Our son loves Lego.
What I'd like to share here is what I've observed about how he builds Lego, and what that's taught me about self-reliance.
Firstly, our son builds Lego by the book.
Meaning, he follows the instructions.
The reason this is important is because he knows what the end product is going to look like.
He has a set expectation even before he connects the first two bricks.
By contrast, when I was around his age, I was more of a free form Lego builder. I still am.
Secondly, our son has reached a level of proficiency where he can build a lot on his own.
That's very much his preference.
The other day he received a new kit as a gift, and he woke up an hour earlier than normal to come downstairs—on his own—to build it.
Once he's finished with a particular project, he's very protective about it. Naturally.
Wouldn't you be?
This means that when his younger sister comes around, he gets a bit tense.
Inevitably, some part of his work or possibly his entire project, will break into several pieces.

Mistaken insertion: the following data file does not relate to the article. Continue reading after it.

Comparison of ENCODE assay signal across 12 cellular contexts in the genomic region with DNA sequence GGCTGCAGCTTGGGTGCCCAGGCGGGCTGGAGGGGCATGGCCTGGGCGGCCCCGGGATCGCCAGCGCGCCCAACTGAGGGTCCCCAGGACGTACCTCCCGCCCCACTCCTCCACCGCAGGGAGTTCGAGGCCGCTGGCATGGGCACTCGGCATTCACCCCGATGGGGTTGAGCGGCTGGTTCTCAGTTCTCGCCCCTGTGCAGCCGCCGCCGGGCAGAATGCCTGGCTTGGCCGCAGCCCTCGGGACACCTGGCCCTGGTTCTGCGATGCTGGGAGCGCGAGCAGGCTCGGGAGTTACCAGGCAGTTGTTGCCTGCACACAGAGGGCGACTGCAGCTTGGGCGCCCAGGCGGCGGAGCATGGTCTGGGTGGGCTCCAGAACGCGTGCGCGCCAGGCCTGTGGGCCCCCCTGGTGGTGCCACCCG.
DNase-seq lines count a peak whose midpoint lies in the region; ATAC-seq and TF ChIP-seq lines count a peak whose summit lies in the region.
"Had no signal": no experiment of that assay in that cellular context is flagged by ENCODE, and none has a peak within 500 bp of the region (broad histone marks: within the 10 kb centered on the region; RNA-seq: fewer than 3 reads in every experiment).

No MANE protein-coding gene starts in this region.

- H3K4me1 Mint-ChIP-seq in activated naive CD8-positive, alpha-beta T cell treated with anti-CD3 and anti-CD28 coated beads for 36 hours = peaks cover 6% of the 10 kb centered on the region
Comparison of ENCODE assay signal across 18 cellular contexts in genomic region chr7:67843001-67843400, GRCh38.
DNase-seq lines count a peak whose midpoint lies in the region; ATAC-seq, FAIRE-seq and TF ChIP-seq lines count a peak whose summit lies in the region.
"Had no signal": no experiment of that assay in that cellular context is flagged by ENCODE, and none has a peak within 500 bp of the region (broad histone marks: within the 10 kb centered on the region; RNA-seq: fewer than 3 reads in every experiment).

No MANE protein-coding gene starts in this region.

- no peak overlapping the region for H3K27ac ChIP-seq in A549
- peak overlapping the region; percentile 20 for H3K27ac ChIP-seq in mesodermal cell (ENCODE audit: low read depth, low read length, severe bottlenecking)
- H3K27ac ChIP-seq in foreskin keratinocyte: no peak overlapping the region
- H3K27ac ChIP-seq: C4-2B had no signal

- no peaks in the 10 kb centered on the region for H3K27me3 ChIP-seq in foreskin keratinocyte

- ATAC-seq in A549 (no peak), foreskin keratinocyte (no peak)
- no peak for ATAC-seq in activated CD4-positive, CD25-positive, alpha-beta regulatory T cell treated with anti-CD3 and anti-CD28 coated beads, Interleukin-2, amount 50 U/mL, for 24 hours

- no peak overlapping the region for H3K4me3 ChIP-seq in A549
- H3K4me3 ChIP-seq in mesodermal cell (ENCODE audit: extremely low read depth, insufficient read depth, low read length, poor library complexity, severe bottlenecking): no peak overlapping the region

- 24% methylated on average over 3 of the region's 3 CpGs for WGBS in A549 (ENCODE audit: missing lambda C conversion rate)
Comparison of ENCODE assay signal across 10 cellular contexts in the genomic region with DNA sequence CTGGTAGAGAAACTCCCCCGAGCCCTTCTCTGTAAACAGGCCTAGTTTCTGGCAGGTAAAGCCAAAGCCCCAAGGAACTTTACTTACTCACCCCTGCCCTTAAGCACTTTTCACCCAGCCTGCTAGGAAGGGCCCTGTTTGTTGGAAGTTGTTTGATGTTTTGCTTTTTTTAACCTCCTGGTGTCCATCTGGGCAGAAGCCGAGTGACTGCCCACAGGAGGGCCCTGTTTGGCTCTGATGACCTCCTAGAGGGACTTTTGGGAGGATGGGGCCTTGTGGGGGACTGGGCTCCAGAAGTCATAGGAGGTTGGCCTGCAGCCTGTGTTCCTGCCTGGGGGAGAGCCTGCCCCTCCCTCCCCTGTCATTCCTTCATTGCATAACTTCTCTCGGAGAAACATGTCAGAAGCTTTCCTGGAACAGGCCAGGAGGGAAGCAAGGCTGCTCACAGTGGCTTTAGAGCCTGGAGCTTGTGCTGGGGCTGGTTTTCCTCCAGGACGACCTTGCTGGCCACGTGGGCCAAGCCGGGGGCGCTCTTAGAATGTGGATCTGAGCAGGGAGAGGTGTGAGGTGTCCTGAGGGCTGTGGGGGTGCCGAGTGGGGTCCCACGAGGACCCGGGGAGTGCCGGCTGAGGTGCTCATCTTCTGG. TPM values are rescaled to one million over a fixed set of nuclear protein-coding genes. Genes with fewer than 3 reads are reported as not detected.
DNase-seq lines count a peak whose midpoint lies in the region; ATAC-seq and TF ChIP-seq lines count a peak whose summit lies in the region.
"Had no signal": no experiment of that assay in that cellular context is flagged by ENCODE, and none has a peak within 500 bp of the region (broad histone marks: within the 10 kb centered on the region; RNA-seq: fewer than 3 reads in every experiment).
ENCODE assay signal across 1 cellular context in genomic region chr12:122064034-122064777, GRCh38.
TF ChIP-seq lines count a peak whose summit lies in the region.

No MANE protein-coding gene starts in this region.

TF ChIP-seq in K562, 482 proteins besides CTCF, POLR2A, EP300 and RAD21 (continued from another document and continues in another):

If this is his own doing, he's fine. If it isn't his own doing, he's not fine.
So, what has all of this taught me?
Well, I'd like to start by generalizing a bit of the story I just shared.
You've got an individual (our son), putting in a lot of effort on their own to create something (building Lego at 5:30am), with an expectation of what their effort will lead to (what the book shows).
Then, once the individual has finished their creation and they present it to the world, they have a sense of fragility about it (our son being protective against his perilous younger sister).
Doesn't this sound like the process that any creator would go through?
I'm going through it right now, writing these very words.
The reason I've chosen to write about this particular topic in this particular way is because I've recognized my own fragility about things I create.
One way to battle against this fragility is to—as Seth Godin would say—ignore sunk costs.
But for this post, I'd like to focus on a different way to battle against this fragility.
Don't build Lego on your own.
Even if you don't get someone's help in connecting the bricks, at least have a conversation with someone about the bricks you're connecting.
At any stage in your process, choose to be less self-reliant.
Every brick you connect on your own increases your fragility.